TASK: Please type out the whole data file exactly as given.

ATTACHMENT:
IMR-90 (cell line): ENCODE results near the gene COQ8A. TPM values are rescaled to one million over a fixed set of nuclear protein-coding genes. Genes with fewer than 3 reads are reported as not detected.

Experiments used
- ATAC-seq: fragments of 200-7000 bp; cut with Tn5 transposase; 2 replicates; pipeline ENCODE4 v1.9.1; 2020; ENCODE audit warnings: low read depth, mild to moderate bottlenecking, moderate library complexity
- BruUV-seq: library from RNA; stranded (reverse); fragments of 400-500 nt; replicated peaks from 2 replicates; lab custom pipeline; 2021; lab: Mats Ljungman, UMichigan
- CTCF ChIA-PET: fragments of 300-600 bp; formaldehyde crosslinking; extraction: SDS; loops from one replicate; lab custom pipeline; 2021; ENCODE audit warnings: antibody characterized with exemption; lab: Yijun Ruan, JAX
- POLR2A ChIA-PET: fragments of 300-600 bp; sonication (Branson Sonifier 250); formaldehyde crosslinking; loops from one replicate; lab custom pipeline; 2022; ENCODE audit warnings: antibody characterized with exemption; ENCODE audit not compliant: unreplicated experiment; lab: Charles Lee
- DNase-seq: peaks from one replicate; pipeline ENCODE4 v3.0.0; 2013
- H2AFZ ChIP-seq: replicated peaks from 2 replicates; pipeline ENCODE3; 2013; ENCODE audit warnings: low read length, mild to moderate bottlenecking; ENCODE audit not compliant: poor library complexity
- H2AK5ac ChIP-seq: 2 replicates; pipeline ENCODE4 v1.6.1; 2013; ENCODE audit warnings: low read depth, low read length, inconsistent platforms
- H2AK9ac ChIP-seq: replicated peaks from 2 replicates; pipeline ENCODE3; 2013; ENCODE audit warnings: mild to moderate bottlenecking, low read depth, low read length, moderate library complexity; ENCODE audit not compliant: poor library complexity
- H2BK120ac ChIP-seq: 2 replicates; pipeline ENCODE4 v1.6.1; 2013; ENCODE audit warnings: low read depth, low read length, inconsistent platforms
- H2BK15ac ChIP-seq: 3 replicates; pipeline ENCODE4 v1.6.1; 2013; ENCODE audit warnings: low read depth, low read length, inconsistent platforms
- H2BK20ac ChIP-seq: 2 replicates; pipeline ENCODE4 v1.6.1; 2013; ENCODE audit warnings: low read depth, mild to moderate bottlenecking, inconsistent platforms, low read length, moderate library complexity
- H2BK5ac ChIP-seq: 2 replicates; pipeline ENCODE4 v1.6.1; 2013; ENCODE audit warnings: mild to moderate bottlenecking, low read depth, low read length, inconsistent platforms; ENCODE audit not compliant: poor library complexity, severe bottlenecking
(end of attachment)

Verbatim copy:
IMR-90 (cell line): ENCODE results near the gene COQ8A. TPM values are rescaled to one million over a fixed set of nuclear protein-coding genes. Genes with fewer than 3 reads are reported as not detected.

Experiments used
- ATAC-seq: fragments of 200-7000 bp; cut with Tn5 transposase; 2 replicates; pipeline ENCODE4 v1.9.1; 2020; ENCODE audit warnings: low read depth, mild to moderate bottlenecking, moderate library complexity
- BruUV-seq: library from RNA; stranded (reverse); fragments of 400-500 nt; replicated peaks from 2 replicates; lab custom pipeline; 2021; lab: Mats Ljungman, UMichigan
- CTCF ChIA-PET: fragments of 300-600 bp; formaldehyde crosslinking; extraction: SDS; loops from one replicate; lab custom pipeline; 2021; ENCODE audit warnings: antibody characterized with exemption; lab: Yijun Ruan, JAX
- POLR2A ChIA-PET: fragments of 300-600 bp; sonication (Branson Sonifier 250); formaldehyde crosslinking; loops from one replicate; lab custom pipeline; 2022; ENCODE audit warnings: antibody characterized with exemption; ENCODE audit not compliant: unreplicated experiment; lab: Charles Lee
- DNase-seq: peaks from one replicate; pipeline ENCODE4 v3.0.0; 2013
- H2AFZ ChIP-seq: replicated peaks from 2 replicates; pipeline ENCODE3; 2013; ENCODE audit warnings: low read length, mild to moderate bottlenecking; ENCODE audit not compliant: poor library complexity
- H2AK5ac ChIP-seq: 2 replicates; pipeline ENCODE4 v1.6.1; 2013; ENCODE audit warnings: low read depth, low read length, inconsistent platforms
- H2AK9ac ChIP-seq: replicated peaks from 2 replicates; pipeline ENCODE3; 2013; ENCODE audit warnings: mild to moderate bottlenecking, low read depth, low read length, moderate library complexity; ENCODE audit not compliant: poor library complexity
- H2BK120ac ChIP-seq: 2 replicates; pipeline ENCODE4 v1.6.1; 2013; ENCODE audit warnings: low read depth, low read length, inconsistent platforms
- H2BK15ac ChIP-seq: 3 replicates; pipeline ENCODE4 v1.6.1; 2013; ENCODE audit warnings: low read depth, low read length, inconsistent platforms
- H2BK20ac ChIP-seq: 2 replicates; pipeline ENCODE4 v1.6.1; 2013; ENCODE audit warnings: low read depth, mild to moderate bottlenecking, inconsistent platforms, low read length, moderate library complexity
- H2BK5ac ChIP-seq: 2 replicates; pipeline ENCODE4 v1.6.1; 2013; ENCODE audit warnings: mild to moderate bottlenecking, low read depth, low read length, inconsistent platforms; ENCODE audit not compliant: poor library complexity, severe bottlenecking